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Places Brattleboro, Vermont and other very crunchy towns: what's their future after the hippies age out?

Dan

Dear Leader
Staff member
Moderator
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18,808
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I recently became curious about Brattleboro, Vermont, because it shares a lot of traits with the Upstate New York community where I now live. When I visited Brattleboro during a recent road trip through New England, I thought "this all looks really familiar." Brattleboro, like my neck of the woods, was something of a hippie, lesbian, and back-to-the-lander mecca in the 1960s and 1970s. This gave the town a "crunchy" reputation, which drew in a hippie adjacent crowd -- artists, folk musicians, writers, craftspeople, and the like -- who can work from anywhere, live simply, or live off a trust fund or the pocket change of wealthy parents.

Brattleboro is geographically isolated (although next to an Interstate highway), and not within commuting distance of any place besides ... oh, Keene, New Hampshire? It has a thriving downtown, with no urban renewal-era scars that I could easily see. Neighborhoods surrounding downtown have the same kind of aging frame housing stock and intentionally unkempt look that's so common back home.

Unlike the town where I live, Brattleboro has no employers, industries, colleges or universities, or tourism attractions of note. Windham County only has a population of 43,000 residents, of which 12,000 live in Brattleboro proper. Median family income for Windham County is on the low side (US$46,989), and 6.1% of families live under the poverty line. (Median family income in the county where I live is US$90,192, despite a landscape of crushing Appalachian-style poverty in some areas.) Housing costs are high relative to income, but overall a bit lower than the area where I live. Brattleboro's size also means it really doesn't have much name recognition outside of New England. It also doesn't have much of a critical mass to support economic growth from within, or institutions meeting the cultural or religious needs of ethnic or religious minorities.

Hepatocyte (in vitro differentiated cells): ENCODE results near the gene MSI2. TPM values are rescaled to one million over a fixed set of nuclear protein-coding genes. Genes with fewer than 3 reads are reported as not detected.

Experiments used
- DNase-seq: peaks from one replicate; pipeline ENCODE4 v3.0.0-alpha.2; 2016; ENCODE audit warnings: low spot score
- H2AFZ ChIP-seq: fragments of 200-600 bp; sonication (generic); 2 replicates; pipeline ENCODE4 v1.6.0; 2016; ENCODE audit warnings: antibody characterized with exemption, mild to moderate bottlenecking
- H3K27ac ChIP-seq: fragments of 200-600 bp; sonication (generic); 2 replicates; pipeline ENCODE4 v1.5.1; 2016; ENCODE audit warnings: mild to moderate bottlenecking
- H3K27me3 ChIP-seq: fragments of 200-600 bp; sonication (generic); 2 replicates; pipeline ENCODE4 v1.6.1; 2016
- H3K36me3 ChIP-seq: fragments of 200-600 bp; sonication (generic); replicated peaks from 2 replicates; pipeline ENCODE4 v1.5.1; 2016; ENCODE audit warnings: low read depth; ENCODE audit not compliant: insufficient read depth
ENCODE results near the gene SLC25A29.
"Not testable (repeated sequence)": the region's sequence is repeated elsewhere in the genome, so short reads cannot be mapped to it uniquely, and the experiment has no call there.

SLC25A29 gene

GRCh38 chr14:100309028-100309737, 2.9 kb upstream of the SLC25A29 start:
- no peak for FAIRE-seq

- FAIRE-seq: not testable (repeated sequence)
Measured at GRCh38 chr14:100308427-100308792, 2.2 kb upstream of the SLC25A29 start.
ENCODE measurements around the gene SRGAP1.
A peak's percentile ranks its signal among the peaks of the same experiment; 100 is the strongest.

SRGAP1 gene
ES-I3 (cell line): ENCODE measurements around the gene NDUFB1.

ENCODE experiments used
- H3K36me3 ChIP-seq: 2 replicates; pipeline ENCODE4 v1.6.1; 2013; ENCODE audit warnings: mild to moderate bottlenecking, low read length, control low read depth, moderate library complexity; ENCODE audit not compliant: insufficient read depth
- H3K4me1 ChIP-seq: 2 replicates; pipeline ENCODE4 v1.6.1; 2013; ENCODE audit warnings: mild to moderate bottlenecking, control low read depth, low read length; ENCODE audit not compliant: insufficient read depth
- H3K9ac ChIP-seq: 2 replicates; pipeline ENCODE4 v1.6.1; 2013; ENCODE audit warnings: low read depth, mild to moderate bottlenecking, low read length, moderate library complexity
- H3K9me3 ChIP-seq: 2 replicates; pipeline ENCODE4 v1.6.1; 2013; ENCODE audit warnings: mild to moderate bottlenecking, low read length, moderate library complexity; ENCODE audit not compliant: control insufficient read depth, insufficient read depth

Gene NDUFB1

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Windham County is very white by American standards, but it's not like Reykjavik, Torshavn, or a bonspiel at the Bemidji Curling Club. I saw enough black and Hispanic people in Brattleboro to make me reassess the "Vermont is lily white" stereotype, at least for Windham County. On the surface at least, Brattleboro doesn't appear to be a kind of place that's hostile to people of color or non-European immigrants. Whether people who aren't of European descent feel like they're truly a part of the larger community, though, I can't say.

One thing that really struck me about Brattleboro was the sight of so many old people. I'm not talking Florida retiree types, but rather graybeard and graymane Boomers; liberal arts professor-looking men and British garden lady-looking women -- again, kind of like here at home. However, unlike home, I saw relatively few young people in Brattleboro. I feel conspicuously old whenever I visit NYC, Washington, or Toronto, and see relatively few people that look over 45 t0 50 out in public. In Brattleboro, it was the opposite. I felt like if I lived there, I'd have a lonely existence at the bottom of a deep demographic hollow; a ravine between the under-30s working in the coffee shops and restaurants, and the Boomers that, on the surface, seem to made up the rest of the population.

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The influx of hippies likely kept Windham County's population growing after the region de-industrialized. With younger generations being more about back to the city than back to the land, though, I wonder what's going to happen to places like Brattleboro after its Boomers age out. Did the hippies save Brattleboro from the fate of economic decline, or just give it a reprieve? Are there enough Generation Xers, Millennials, and Zoomers who idealize small town living or rural life, and can carve out their own niche to make a living, to replace the Boomers? Can "crunchiness" alone sustain an isolated small town in the long term?
 

Faust_Motel

Cyburbian
Messages
703
Points
30
Here's their Town Plan- actually better on the employment front that I thought they'd be (it's not all retail/tourism- page 18) but they acknowledge aging housing stock and lots of people living in out-of-town rural sprawl subdivisions and commuting into town for work. Medical is big so the hospital's a driver for sure.
 
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